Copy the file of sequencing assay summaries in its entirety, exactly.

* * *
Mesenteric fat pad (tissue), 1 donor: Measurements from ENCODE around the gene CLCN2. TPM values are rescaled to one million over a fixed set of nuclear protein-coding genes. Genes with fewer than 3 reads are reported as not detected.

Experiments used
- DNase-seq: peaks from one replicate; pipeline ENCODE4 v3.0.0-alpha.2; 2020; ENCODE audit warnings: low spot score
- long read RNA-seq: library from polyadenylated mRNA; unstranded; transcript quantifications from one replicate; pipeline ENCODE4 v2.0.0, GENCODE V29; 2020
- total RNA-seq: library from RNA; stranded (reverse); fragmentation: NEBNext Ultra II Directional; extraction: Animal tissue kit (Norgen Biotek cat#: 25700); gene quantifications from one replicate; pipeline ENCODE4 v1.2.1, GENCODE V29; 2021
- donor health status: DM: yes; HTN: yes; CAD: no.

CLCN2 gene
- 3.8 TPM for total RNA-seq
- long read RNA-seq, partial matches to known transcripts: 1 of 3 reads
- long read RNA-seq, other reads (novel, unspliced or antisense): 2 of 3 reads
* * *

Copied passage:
Mesenteric fat pad (tissue), 1 donor: Measurements from ENCODE around the gene CLCN2. TPM values are rescaled to one million over a fixed set of nuclear protein-coding genes. Genes with fewer than 3 reads are reported as not detected.

Experiments used
- DNase-seq: peaks from one replicate; pipeline ENCODE4 v3.0.0-alpha.2; 2020; ENCODE audit warnings: low spot score
- long read RNA-seq: library from polyadenylated mRNA; unstranded; transcript quantifications from one replicate; pipeline ENCODE4 v2.0.0, GENCODE V29; 2020
- total RNA-seq: library from RNA; stranded (reverse); fragmentation: NEBNext Ultra II Directional; extraction: Animal tissue kit (Norgen Biotek cat#: 25700); gene quantifications from one replicate; pipeline ENCODE4 v1.2.1, GENCODE V29; 2021
- donor health status: DM: yes; HTN: yes; CAD: no.

CLCN2 gene
- 3.8 TPM for total RNA-seq
- long read RNA-seq, partial matches to known transcripts: 1 of 3 reads
- long read RNA-seq, other reads (novel, unspliced or antisense): 2 of 3 reads